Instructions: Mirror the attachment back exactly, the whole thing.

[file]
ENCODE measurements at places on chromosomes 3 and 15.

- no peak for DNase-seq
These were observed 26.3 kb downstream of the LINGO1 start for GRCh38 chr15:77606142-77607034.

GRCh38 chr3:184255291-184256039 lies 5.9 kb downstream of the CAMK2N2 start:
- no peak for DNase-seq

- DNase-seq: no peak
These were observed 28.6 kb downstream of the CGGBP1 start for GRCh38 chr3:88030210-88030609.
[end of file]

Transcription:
ENCODE measurements at places on chromosomes 3 and 15.

- no peak for DNase-seq
These were observed 26.3 kb downstream of the LINGO1 start for GRCh38 chr15:77606142-77607034.

GRCh38 chr3:184255291-184256039 lies 5.9 kb downstream of the CAMK2N2 start:
- no peak for DNase-seq

- DNase-seq: no peak
These were observed 28.6 kb downstream of the CGGBP1 start for GRCh38 chr3:88030210-88030609.